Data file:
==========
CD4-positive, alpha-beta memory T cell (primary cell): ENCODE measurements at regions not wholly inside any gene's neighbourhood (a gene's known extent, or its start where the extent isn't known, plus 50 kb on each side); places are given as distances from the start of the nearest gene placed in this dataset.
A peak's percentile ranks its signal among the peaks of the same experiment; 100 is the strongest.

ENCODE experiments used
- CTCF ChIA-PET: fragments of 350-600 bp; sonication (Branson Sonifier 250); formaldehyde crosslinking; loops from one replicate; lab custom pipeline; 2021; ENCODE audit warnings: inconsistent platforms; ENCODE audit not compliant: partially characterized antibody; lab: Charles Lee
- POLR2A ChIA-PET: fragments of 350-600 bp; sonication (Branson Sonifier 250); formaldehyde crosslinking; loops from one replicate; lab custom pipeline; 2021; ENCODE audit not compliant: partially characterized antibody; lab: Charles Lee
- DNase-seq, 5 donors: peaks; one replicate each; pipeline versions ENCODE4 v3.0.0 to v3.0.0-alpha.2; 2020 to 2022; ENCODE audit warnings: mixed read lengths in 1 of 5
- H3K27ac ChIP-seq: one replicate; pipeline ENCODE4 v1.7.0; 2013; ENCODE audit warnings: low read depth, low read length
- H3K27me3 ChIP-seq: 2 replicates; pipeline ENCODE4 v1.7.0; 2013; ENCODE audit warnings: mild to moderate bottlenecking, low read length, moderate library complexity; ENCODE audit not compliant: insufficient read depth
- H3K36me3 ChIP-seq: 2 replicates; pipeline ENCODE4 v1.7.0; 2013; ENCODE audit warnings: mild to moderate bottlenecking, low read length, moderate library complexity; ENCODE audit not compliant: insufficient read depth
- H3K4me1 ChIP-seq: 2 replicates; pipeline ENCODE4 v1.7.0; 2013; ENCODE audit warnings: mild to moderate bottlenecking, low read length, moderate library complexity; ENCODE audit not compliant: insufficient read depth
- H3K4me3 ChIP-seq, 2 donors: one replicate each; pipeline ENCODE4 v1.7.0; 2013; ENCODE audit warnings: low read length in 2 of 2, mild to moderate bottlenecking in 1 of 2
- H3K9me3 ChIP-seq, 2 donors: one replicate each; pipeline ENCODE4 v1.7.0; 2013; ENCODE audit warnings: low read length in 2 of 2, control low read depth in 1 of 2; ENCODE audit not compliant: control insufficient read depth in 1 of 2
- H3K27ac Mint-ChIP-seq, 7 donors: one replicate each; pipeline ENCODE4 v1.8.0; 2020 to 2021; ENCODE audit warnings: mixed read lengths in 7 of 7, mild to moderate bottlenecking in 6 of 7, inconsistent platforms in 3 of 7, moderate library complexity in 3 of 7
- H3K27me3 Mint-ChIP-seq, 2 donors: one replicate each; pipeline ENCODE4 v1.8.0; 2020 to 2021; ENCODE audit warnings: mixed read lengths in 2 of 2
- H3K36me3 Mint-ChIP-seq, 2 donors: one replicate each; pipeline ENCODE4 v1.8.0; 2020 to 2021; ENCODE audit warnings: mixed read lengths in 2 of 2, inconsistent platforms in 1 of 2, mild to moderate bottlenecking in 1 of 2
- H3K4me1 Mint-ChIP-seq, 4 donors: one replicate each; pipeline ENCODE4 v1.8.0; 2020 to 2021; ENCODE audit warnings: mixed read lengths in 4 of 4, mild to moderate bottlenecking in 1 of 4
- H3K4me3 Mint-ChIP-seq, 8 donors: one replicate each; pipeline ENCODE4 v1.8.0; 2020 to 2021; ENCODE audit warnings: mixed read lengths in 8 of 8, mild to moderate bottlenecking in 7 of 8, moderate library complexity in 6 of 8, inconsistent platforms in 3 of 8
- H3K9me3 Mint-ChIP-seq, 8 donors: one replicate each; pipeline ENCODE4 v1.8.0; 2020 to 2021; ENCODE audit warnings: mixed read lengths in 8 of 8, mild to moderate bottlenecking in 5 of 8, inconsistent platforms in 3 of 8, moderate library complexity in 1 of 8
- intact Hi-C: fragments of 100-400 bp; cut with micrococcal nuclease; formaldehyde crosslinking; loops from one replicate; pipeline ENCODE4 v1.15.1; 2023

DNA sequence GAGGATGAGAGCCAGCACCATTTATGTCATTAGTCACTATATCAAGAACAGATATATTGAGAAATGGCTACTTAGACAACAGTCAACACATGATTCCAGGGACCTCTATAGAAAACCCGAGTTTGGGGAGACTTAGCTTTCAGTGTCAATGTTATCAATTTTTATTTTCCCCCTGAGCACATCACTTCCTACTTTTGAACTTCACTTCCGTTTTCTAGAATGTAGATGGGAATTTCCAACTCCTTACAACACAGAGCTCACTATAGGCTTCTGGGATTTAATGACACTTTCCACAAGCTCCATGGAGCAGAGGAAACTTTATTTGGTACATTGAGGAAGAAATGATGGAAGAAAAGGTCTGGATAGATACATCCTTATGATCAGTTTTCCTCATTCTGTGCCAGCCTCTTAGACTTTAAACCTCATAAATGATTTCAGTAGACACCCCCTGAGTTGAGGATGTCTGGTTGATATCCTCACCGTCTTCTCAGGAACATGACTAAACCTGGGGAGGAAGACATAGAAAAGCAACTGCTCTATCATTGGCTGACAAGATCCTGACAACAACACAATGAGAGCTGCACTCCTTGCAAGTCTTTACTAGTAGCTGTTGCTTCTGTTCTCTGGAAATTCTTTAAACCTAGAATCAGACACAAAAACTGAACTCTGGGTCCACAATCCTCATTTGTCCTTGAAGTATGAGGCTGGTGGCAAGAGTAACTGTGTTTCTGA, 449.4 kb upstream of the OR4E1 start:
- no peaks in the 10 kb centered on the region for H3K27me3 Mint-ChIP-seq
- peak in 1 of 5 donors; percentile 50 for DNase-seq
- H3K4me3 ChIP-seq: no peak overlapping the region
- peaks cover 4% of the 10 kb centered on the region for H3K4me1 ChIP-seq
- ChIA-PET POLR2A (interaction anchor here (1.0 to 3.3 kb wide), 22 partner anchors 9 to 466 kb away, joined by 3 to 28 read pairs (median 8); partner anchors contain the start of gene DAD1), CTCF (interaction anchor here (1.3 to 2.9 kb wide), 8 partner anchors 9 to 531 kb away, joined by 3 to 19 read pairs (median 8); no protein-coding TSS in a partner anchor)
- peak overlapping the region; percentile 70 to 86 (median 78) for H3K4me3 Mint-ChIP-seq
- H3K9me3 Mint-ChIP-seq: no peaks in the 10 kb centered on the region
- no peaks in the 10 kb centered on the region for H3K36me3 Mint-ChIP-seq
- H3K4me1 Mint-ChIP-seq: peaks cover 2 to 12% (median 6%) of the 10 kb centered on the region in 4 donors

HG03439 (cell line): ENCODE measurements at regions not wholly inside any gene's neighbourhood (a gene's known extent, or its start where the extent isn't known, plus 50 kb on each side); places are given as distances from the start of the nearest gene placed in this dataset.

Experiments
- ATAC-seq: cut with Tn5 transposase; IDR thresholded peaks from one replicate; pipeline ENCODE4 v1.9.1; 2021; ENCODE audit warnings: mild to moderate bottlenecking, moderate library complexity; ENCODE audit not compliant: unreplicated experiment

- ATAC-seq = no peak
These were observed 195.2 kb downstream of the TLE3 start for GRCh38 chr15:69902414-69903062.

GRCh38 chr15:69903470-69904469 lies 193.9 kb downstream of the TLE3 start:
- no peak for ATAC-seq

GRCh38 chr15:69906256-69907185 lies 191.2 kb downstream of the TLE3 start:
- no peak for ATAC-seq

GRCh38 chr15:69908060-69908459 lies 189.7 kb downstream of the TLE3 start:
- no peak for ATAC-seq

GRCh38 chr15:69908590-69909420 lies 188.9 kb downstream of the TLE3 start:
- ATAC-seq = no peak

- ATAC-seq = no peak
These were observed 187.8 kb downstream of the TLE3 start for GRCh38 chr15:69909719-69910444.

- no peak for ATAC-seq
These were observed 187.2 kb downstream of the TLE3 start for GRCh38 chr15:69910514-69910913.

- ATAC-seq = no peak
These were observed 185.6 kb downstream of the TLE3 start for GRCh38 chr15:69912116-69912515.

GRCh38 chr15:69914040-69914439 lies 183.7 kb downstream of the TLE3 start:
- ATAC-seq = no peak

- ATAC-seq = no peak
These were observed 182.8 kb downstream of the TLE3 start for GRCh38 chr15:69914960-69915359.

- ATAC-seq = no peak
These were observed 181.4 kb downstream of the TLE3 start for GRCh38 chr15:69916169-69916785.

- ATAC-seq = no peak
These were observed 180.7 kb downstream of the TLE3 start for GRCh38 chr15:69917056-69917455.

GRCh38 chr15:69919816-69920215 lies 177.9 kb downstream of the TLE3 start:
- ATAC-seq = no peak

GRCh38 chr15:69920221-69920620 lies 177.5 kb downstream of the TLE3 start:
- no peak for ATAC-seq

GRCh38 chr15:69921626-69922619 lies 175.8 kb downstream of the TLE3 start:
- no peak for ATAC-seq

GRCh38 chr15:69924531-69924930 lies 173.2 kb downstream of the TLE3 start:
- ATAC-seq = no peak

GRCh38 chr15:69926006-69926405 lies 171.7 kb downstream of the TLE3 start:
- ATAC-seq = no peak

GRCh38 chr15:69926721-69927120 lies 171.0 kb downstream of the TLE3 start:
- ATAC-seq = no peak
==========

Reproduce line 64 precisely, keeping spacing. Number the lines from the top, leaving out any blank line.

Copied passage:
- ATAC-seq = no peak